disruptionIn his interview on the great “How I Built This” podcast hosted by Guy Raz, Honest Tea founder Seth Goldman was talking about his challenges in selling a drink that had very little sugar to an American population that likes their drinks with a lot of sugar. This may come as a surprise, but we Americans like our sugar.

“To take people in a different direction,
you have to disrupt where they are going.”

Goldman introduced Honest Tea through disruption. He sold hundreds of thousands of bottles. The company was bought by Coca-Cola. Goldman became a rich man. We didn’t ask Goldman for tea, and yet he made it, and he convinced us we should be drinking a less sweet, but still delicious drink. It would be better for us. He was right. As so many Americans pursue a healthier lifestyle, maybe such a drink was inevitable. Maybe it was going to happen anyways, but Goldman brought it about in a way that made him and his company successful through disruption.

Just like technology. New technology in the workplace is inevitable as well, yet rarely do we enthusiastically embrace the change brought about by the new software. We accept the new tools grudgingly, and we resent the change and time that incorporating those new tools into our workflow takes.

Disruptive though the introduction of new technology may be, there are ways that we can acknowledge that disruption, and productively incorporate the tool into our work flows, work habits, and work places. Just like tea with a little less sugar, it will be good for us.

  1. Offer comprehensive training: Make it deliberate and obvious. Don’t just talk about why the software will be helpful, show how it will be helpful. Apply the technology to current projects so people will see, in real time, how it may benefit their work.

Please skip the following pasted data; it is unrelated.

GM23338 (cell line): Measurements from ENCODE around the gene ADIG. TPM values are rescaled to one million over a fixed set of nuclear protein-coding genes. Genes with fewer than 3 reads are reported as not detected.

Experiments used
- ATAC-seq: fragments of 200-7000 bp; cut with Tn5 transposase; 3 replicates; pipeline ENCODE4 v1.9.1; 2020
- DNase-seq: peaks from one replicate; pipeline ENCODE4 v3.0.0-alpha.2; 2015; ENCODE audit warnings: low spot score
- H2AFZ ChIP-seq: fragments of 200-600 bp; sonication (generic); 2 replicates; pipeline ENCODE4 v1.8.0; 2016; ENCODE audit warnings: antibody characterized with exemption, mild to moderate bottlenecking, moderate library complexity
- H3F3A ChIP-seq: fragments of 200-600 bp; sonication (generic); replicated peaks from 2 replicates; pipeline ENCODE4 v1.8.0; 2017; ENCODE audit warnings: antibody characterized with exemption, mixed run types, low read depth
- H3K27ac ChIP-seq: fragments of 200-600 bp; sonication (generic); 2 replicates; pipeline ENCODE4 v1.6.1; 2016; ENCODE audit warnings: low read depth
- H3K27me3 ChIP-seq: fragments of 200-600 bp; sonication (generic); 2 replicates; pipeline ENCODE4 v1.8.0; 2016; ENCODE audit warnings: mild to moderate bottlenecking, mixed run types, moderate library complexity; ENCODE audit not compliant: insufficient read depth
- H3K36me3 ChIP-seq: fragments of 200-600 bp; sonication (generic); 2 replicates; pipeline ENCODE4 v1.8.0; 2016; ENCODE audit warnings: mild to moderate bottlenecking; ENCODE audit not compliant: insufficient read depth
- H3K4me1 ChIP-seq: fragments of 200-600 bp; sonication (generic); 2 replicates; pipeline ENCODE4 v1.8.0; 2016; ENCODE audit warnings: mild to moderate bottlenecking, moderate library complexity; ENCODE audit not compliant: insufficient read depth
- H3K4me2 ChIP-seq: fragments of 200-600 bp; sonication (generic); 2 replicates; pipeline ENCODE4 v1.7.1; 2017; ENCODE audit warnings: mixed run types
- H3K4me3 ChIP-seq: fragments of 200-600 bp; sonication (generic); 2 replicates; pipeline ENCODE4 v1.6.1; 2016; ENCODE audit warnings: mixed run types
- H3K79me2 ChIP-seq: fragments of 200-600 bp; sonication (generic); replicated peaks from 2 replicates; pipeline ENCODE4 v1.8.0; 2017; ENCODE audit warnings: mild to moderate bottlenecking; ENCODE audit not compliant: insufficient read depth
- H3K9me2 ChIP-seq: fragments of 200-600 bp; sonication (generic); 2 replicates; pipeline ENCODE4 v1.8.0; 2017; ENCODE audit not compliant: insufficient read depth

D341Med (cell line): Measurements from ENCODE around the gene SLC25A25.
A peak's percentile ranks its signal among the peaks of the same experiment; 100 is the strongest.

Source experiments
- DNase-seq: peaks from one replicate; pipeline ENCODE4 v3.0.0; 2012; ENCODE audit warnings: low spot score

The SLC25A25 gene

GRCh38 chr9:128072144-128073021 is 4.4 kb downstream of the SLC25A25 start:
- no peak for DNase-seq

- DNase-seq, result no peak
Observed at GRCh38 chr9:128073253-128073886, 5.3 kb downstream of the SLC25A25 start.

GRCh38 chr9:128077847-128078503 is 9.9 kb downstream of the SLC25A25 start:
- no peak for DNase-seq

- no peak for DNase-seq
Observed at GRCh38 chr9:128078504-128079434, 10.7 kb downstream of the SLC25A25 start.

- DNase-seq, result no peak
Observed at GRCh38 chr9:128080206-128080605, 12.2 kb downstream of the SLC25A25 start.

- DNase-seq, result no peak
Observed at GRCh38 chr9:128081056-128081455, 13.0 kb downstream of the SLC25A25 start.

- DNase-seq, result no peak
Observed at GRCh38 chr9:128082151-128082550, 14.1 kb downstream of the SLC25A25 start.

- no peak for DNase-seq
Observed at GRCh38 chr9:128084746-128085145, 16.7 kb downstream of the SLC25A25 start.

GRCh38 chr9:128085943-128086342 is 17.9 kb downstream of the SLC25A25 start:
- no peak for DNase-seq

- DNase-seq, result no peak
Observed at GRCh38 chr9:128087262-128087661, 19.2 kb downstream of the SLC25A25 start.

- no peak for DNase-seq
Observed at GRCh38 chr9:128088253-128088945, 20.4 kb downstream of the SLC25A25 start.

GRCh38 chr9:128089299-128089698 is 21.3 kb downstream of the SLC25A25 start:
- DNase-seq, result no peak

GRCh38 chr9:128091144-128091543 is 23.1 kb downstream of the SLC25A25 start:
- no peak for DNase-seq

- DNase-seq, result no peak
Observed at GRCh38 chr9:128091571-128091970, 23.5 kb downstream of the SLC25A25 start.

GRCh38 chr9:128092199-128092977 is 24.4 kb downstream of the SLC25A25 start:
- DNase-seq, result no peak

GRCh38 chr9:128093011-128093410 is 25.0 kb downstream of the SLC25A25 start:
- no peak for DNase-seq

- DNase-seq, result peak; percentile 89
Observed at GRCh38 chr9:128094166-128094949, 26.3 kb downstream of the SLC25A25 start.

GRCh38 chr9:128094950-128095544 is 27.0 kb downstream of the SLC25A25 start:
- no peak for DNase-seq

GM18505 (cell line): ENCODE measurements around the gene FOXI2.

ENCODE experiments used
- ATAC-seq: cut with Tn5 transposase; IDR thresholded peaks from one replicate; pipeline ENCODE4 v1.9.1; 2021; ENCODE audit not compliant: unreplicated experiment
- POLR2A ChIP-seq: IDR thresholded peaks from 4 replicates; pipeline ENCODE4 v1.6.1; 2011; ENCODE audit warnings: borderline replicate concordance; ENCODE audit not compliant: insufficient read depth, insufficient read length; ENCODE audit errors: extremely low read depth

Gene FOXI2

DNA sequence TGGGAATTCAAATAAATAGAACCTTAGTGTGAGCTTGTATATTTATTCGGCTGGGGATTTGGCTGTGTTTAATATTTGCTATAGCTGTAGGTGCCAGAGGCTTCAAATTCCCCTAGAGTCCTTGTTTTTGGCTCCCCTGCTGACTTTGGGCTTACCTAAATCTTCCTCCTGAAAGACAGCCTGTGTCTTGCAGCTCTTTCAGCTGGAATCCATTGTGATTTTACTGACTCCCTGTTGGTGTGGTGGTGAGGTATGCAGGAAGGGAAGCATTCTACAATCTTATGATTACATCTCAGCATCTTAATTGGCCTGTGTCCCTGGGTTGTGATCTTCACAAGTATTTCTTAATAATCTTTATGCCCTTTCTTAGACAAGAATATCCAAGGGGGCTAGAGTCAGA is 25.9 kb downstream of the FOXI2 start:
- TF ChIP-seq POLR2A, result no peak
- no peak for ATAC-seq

2. Answer questions: Don’t make the end of the training the end of the learning. Make sure that every question after the training is answered. Make the answer to one person available to everyone. Avoid having to share the same answer over and over again. Use Google Hangouts, use Yammer, use whatever collaborative platform you have available to you and make sure your users know how they can connect more information more often
  3. Require usage: There is a time for gentle encouraging, and there is a time to reinforce the message that…”we have made an investment in this software, and we need you to use it.”
  4. Abandon old platforms: Don’t enable your colleagues to use the software your organization is trying to move away from. If you are moving from Skype to Zoom, only accept the call if they are calling you on Zoom. You have made the switch to Microsoft Dynamics CRM? Only meet with your staff if they have their CRM reports in hand to show that the new platform is being used. The new software is not being introduced just to have a shiny new thing. It needs to be used, and you need to compel its usage.
  5. Make it about more than just work: Empower your users to use the new software to talk about their pets, their hobbies or their families. If they can start to use the software while focused on something that is interesting, fun and amusing to them, it will be easier for them to make the transition to use the software for work. Disruption does not need to be only unpleasant or unhappy, we can encourage a little fun along the way.

We are not inspiring a political coup, we are not causing upheaval through revolution, but changes in the way people do their work can be upsetting and very disruptive. With a good strategy, and a lot of empathy, there is no reason this disruption can’t bring wonderful things for your organization and team members.

Enjoy a glass of ice tea, and let the disruption commence.

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